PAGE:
Abstract

Introduced maize (Zea mays L.) germplasm can serve as important sources of favorable alleles for enhancing the performance of new maize varieties and hybrids under drought stress conditions. Ninety-six elite maize hybrids alongside four hybrid checks were evaluated for grain yield and other agronomic traits under managed stress conditions over two seasons at Ikenne, Nigeria. Hybrids differed significantly for grain yield and other measured traits under both drought stress and well-watered conditions. Grain yield varied from 444 to 3022 kg ha−1 under drought stress, and from 3827 to 8887 kg ha−1 under full irrigation. Drought stress reduced grain yield by 70%. Each of the top 10 yielders under drought stress produced >2500 kg ha−1 and had a yield advantage of >10% over the best check. Three hybrids namely; ADL47 × EXL15, ADL41 × EXL15 and EXL02 × ADL47, produced competitive yields under both irrigation treatments.

Keywords

Adapted ; Exotic ; Drought ; Maize germplasm ; Zea mays L.

1. Introduction

Maize (Zea mays L.) is a staple food crop that plays a major role in the diet of millions of African people [7] . It remains the economic mainstay of more than 300 millions of Africas most vulnerable people, providing half of the calorific intakes of peoples in southern Africa, 30% in eastern Africa and 15% in West and Central Africa [12] . Despite the rising profile of maize, both as food and economic crop in West and Central Africa over the last few decades [6]  and [8] , it is still prone to many production constraints such as drought [2] .

Drought is a major abiotic stress limiting maize production and productivity in sub-Saharan Africa (SSA), contributing about 15% and 17% average annual yield reductions in West and Central Africa and the tropics, respectively [5] . Today, many places in the guinea savannas that are arguably the current maize belt of Nigeria now experience yearly drought that often coincides with flowering period of maize crops and consequently leads to poor grain yields or total crop failure. It is being speculated that the frequency and intensity of drought would intensify in the years ahead in response to climate change [10] . Therefore, the survival of resource-poor, small-scale maize growers in Nigeria and other places in sub-Saharan Africa who cultivate drought-susceptible maize varieties with little or no access to irrigation facilities has become a great challenge [4]  and [1] . The most economically viable and sustainable option for salvaging the situation is breeding and releasing improved drought tolerant and high yielding maize cultivars for the farmers in order to guarantee profitable yields even in years of drought. Introduced maize germplasm can serve as important source of novel alleles for improvement of adapted germplasm for drought tolerance and high productivity [2] .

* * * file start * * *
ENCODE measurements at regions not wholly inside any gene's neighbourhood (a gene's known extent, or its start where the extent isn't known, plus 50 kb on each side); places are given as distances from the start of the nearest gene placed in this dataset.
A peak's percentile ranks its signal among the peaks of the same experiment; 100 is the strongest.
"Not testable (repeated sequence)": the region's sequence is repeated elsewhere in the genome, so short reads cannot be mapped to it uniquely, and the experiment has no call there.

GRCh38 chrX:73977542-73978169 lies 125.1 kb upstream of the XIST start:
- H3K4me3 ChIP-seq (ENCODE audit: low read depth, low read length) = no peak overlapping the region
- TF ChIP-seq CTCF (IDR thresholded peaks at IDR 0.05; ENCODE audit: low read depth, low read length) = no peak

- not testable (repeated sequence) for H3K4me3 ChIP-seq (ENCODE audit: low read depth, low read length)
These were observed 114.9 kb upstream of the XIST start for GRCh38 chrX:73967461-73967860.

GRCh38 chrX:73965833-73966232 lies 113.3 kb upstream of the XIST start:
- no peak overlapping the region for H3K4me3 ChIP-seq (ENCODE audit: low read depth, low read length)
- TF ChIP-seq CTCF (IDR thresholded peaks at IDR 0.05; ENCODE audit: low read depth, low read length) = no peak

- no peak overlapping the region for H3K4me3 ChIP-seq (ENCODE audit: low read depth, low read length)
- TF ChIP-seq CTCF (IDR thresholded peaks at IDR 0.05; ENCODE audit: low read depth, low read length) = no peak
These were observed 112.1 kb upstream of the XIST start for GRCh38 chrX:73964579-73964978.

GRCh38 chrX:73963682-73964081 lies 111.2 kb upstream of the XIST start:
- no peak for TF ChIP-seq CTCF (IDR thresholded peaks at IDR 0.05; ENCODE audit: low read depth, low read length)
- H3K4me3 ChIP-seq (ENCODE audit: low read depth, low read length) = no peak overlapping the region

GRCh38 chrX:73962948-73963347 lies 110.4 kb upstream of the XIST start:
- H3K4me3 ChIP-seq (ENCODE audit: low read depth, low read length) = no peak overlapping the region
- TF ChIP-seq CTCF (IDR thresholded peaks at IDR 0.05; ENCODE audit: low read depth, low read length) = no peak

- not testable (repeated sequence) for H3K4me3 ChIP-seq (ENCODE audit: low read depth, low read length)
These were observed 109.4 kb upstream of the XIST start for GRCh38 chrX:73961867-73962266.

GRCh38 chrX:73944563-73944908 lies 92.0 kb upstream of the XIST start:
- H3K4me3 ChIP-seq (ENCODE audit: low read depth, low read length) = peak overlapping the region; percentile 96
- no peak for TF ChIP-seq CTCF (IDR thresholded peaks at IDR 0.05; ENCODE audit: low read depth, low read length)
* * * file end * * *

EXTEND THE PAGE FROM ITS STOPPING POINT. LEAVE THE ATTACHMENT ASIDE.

A set of new single-cross hybrids developed from adapted and exotic drought tolerant maize inbred lines bred at IITA and CIMMYT, respectively, were evaluated under well-watered and drought stress conditions in order to assess their grain yield potentials and identify superior high yielding and drought tolerant hybrids.

2. Materials and methods

2.1. Field experiment

Ninety-six (96) newly developed single-cross maize hybrids of IITA-bred adapted and CIMMYT-bred exotic inbred lines [2] plus four (4) hybrid checks (Table 1 ) were evaluated under drought stress and full irrigation conditions at Ikenne (latitude 6°54′N, longitude 3°42′E, altitude 60 masl), in Nigeria during the dry seasons of 2010 and 2011. Ikenne receives little rainfall from November to March of the year, making the site suitable for conducting drought tolerance experiments because maize crops planted at this period must be supported with irrigation. The soil at this site is eutricnitrosol (FAO classification). The experimental fields are flat and reasonably uniform, with high water-holding capacity [9] . Two out of the four checks are commercial hybrid maize varieties being marketed in Nigeria (Oba Super 1 and Oba 98) while the remaining two are drought tolerant synthetic hybrids developed at IITA (M1026-7 and M1026-8).

Table 1. The 96 single-cross hybrids and 4 hybrid checks evaluated under managed stress conditions in the dry seasons of 2010 and 2011 at Ikenne in Nigeria.
Entry Hybrid Entry Hybrid Entry Hybrid
1 EXL01 × ADL34 35 ADL37 × EXL02 68 ADL39 × ADL27
2 EXL04 × ADL34 36 ADL38 × EXL02 69 ADL34 × ADL32
3 EXL05 × ADL34 37 ADL27 × EXL03 70 ADL35 × ADL32
4 EXL24 × ADL 34 38 ADL32 × EXL03 71 ADL36 × ADL32
5 EXL01 × ADL35 39 ADL37 × EXL03 72 ADL39 × ADL32
6 EXL04 × ADL35 40 ADL38 × EXL03 73 ADL34 × ADL37
7 EXL05 × ADL35 41 ADL27 × EXL06 74 ADL35 × ADL37
8 EXL24 × ADL35 42 ADL32 × EXL06 75 ADL36 × ADL37
9 EXL01 × ADL36 43 ADL37 × EXL06 76 ADL39 × ADL37
10 EXL04 × ADL36 44 ADL38 × EXL06 77 ADL34 × ADL38
11 EXL05 × ADL36 45 ADL27 × EXL07 78 ADL35 × ADL38
12 EXL24 × ADL36 46 ADL32 × EXL07 79 ADL36 × ADL38
13 EXL01 × ADL39 47 ADL37 × EXL07 80 ADL39 × ADL38
14 EXL04 × ADL39 48 ADL38 × EXL07 81 EXL02 × ADL31
15 EXL05 × ADL39 49 EXL10 × EXL01 82 EXL03 × ADL31
16 EXL24 × ADL39 50 EXL15 × EXL01 83 EXL06 × ADL31
17 ADL31 × EXL10 51 EXL16 × EXL01 84 EXL07 × ADL31
18 ADL41 × EXL10 52 EXL17 × EXL01 85 EXL02 × ADL41